- An international study investigated changes in the prevalence and treatment of hypertension (high blood pressure) between the years 1990 and 2019 in 184 countries.
- Worldwide, the number of people living with the condition more than doubled over this period to almost 1.3 billion.
- The researchers say that smoking and poor diets, which lead to obesity, are partly responsible for the increase.
- More than half of all people with hypertension in 2019, or 720 million individuals, were receiving no treatment for the condition because many of them were unaware that they had it.
In 2015, hypertension was responsible for about
Despite being relatively easy to diagnose and treat with inexpensive drugs, the medical community refers to high blood pressure as a “silent killer” because most people with it show no symptoms.
New research by an international team of scientists has discovered that in 2019, close to 41% of women and 51% of men with high blood pressure were unaware that they had the condition.
The same study found that, in total, about 53% of women and 62% of men with hypertension were not receiving appropriate treatment, as most of them were not aware that they had the condition.
“Nearly half a century after we started treating hypertension, which is easy to diagnose and treat with low cost medicines, it is a public health failure that so many of the people with high blood pressure in the world are still not getting the treatment they need,” says Prof. Majid Ezzati, Ph.D., senior author of the study and professor of global environmental health at Imperial College London in the United Kingdom.
The new analysis appears in
The Non-Communicable Disease Risk Factor Collaboration (NCD-RisC) analyzed data from 1,201 studies that were representative of the populations of 184 countries.
The studies used blood pressure measurements and information about treatment for a total of 104 million people.
Modeling by the researchers suggested that the number of people aged 30–79 years with hypertension increased globally from about 650 million in 1990 to almost 1.3 billion in 2019.
Most of the increase occurred in low and middle income countries.
There were improvements in treatment and control in high income countries such as Germany, the United States, and Portugal.
The improvements were particularly impressive in Canada, Iceland, and South Korea.
However, there was also major progress in the treatment and control of hypertension in some middle income countries, including Costa Rica, Kazakhstan, South Africa, Brazil, Turkey, and Iran.
The researchers attribute this progress to the expansion of universal health coverage and the strengthening of primary care in these countries.
“Our analysis has revealed good practice in diagnosing and treating hypertension not just in high income countries but also in middle-income countries,” says Prof. Ezzati.
“These successes show that preventing high blood pressure and improving its detection, treatment, and control are feasible across low and middle income settings if international donors and national governments commit to addressing this major cause of disease and death,” he adds.
However, the study found little improvement in the treatment and control of hypertension in Nepal, Indonesia, and most countries in sub-Saharan Africa and Oceania.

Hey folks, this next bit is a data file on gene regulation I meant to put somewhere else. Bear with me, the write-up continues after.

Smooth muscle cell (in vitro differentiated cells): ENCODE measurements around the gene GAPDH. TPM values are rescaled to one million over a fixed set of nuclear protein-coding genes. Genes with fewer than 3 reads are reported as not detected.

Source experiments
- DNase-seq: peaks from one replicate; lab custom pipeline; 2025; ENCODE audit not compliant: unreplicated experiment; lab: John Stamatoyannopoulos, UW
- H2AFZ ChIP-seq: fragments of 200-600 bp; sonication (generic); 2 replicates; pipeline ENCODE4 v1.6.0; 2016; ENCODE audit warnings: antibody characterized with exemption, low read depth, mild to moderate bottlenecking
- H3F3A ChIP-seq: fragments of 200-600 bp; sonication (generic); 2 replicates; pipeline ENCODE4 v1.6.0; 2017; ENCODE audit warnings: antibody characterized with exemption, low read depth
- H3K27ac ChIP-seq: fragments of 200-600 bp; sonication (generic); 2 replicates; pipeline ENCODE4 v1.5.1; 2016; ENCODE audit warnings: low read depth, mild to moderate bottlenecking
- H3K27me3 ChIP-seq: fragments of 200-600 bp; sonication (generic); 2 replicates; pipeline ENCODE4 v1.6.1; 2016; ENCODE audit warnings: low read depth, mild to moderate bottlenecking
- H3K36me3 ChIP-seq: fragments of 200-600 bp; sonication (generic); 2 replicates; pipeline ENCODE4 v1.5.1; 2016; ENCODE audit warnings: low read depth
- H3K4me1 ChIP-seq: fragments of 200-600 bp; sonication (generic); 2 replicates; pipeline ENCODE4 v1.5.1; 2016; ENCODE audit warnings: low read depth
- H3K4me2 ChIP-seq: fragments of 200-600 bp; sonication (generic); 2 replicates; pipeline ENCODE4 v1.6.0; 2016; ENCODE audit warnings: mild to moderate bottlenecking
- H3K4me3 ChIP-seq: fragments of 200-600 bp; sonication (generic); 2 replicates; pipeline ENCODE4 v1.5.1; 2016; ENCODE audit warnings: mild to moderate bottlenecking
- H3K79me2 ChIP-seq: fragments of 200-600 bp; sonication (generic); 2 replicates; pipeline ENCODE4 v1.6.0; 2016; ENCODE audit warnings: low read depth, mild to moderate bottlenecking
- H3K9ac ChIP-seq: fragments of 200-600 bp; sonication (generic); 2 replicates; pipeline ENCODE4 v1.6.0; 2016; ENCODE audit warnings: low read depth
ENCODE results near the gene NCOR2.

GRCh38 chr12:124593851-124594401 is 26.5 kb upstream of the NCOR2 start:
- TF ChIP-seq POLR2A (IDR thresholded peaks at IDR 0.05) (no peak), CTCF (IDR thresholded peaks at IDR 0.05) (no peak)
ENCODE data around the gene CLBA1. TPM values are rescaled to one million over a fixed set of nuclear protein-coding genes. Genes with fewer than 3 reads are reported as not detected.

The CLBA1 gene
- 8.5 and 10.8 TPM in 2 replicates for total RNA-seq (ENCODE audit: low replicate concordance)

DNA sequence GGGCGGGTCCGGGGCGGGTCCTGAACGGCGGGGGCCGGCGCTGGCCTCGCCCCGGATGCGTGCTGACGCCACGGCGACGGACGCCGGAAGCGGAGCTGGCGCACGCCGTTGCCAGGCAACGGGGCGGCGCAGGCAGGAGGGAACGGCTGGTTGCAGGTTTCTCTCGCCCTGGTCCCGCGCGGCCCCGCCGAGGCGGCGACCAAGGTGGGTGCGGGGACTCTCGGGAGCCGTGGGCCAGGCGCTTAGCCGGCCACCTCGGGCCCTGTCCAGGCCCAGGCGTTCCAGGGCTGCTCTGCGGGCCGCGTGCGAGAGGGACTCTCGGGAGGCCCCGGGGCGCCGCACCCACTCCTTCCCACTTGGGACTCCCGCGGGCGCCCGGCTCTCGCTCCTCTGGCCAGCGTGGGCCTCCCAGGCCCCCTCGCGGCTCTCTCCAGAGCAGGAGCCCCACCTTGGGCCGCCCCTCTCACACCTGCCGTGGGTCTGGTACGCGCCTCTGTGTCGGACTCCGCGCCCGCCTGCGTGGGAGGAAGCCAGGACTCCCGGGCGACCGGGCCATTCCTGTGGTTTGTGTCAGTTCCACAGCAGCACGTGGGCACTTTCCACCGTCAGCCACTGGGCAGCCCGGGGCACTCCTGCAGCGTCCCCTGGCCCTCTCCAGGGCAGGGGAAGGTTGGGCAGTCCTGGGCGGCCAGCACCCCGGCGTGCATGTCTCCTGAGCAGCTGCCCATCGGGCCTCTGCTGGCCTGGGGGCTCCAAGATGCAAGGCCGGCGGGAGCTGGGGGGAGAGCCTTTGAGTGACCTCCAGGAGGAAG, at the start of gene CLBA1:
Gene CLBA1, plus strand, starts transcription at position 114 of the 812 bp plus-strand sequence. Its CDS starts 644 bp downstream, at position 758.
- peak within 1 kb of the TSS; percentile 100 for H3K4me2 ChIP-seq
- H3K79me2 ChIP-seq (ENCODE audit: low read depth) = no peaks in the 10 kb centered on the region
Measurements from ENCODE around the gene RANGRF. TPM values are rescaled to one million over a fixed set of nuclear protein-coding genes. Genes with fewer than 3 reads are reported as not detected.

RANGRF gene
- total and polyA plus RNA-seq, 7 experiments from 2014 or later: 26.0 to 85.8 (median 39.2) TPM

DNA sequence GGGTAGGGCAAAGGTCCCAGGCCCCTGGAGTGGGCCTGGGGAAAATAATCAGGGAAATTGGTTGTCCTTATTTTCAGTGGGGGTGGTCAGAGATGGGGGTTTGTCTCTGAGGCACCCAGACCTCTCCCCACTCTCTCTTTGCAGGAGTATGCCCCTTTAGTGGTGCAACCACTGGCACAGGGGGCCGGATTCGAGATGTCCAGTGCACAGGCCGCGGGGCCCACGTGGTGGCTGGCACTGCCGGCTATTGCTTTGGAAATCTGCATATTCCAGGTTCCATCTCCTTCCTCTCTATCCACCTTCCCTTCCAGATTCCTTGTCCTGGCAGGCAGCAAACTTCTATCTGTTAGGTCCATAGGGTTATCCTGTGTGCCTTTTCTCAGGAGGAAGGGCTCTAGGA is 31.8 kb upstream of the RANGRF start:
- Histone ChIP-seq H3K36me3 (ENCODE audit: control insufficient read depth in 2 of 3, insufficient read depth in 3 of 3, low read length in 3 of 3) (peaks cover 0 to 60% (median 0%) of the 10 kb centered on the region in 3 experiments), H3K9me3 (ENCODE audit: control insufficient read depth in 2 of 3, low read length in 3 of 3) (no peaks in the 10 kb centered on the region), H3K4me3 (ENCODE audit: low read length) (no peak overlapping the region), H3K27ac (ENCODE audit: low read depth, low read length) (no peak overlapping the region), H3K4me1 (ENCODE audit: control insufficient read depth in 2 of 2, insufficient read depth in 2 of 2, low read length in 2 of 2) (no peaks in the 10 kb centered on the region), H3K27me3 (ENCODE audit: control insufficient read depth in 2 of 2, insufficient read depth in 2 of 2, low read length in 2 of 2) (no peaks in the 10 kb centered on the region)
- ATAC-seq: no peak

In these countries, less than a quarter of women and a fifth of men with hypertension received treatment for the condition in 2019. Overall, fewer than 10% had well-controlled blood pressure.
“Low detection and treatment rates that persist in the world’s poorest nations, coupled with the rising number of people who have hypertension, will shift an increasing share of the burden of vascular and kidney diseases to sub-Saharan Africa, Oceania, and South Asia,” warns co-author Leanne Riley, M.Sc., from the World Health Organization (WHO) in Switzerland.
“Improving the capacity of these countries to detect and treat hypertension as part of primary healthcare and universal health coverage must be accelerated.”
Medical News Today asked Prof. Ezzati why the prevalence of hypertension has increased in many low and middle income countries since 1990.
“[T]he likely causes are changes in diet — more processed carbohydrates acting partly through obesity [and] more packaged foods that may have salt — and smoking,” he replied.
“Prevention is crucial — making fruits and vegetables accessible and affordable, lowering salt, [and] tobacco control,” he added.
But he emphasized that treatment was just as important as prevention, stressing the importance of “doing what it takes for people to avoid the adverse consequences of hypertension.”
“The analysis highlights the stark differences in hypertension prevalence, treatment, and control, with some regions seeing substantial increases over time and others substantial decreases in prevalence.”
They note that whereas global control rates are stable at about 20%, they are less than 10% in sub-Saharan Africa and even lower in Indonesia (5%), Vanuatu (6%), and the Solomon Islands (7%).
“We need better strategies to increase diagnosis and management, leveraging primary care or existing systems or identifying new methods to engage consumers in blood pressure management.”
The authors of the new analysis mention some limitations of their study.
For example, fewer data were available for analysis from some countries, especially in Oceania and sub-Saharan Africa.
In addition, the team was unable to compare the type of drugs that different countries used to treat hypertension because the surveys did not consistently collect these data.